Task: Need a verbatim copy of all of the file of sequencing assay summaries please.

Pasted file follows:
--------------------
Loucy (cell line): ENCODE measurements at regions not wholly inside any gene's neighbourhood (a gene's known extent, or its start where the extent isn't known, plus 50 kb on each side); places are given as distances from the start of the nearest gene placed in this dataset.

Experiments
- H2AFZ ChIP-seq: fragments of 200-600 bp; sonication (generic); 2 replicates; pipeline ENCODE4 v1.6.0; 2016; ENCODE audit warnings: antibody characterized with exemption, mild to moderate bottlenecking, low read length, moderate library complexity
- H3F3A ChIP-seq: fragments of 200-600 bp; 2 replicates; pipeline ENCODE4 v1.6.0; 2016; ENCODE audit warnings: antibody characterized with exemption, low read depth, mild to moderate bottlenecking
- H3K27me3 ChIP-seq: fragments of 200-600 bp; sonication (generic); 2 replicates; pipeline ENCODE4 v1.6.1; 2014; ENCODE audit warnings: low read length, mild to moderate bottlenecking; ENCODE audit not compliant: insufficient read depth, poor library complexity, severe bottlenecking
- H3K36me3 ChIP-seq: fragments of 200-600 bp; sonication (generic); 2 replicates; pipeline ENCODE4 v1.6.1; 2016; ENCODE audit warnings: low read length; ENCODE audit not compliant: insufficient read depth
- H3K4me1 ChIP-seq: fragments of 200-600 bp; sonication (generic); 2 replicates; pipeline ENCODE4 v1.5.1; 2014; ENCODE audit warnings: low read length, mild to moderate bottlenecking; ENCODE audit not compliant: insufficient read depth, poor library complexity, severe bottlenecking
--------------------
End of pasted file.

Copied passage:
Loucy (cell line): ENCODE measurements at regions not wholly inside any gene's neighbourhood (a gene's known extent, or its start where the extent isn't known, plus 50 kb on each side); places are given as distances from the start of the nearest gene placed in this dataset.

Experiments
- H2AFZ ChIP-seq: fragments of 200-600 bp; sonication (generic); 2 replicates; pipeline ENCODE4 v1.6.0; 2016; ENCODE audit warnings: antibody characterized with exemption, mild to moderate bottlenecking, low read length, moderate library complexity
- H3F3A ChIP-seq: fragments of 200-600 bp; 2 replicates; pipeline ENCODE4 v1.6.0; 2016; ENCODE audit warnings: antibody characterized with exemption, low read depth, mild to moderate bottlenecking
- H3K27me3 ChIP-seq: fragments of 200-600 bp; sonication (generic); 2 replicates; pipeline ENCODE4 v1.6.1; 2014; ENCODE audit warnings: low read length, mild to moderate bottlenecking; ENCODE audit not compliant: insufficient read depth, poor library complexity, severe bottlenecking
- H3K36me3 ChIP-seq: fragments of 200-600 bp; sonication (generic); 2 replicates; pipeline ENCODE4 v1.6.1; 2016; ENCODE audit warnings: low read length; ENCODE audit not compliant: insufficient read depth
- H3K4me1 ChIP-seq: fragments of 200-600 bp; sonication (generic); 2 replicates; pipeline ENCODE4 v1.5.1; 2014; ENCODE audit warnings: low read length, mild to moderate bottlenecking; ENCODE audit not compliant: insufficient read depth, poor library complexity, severe bottlenecking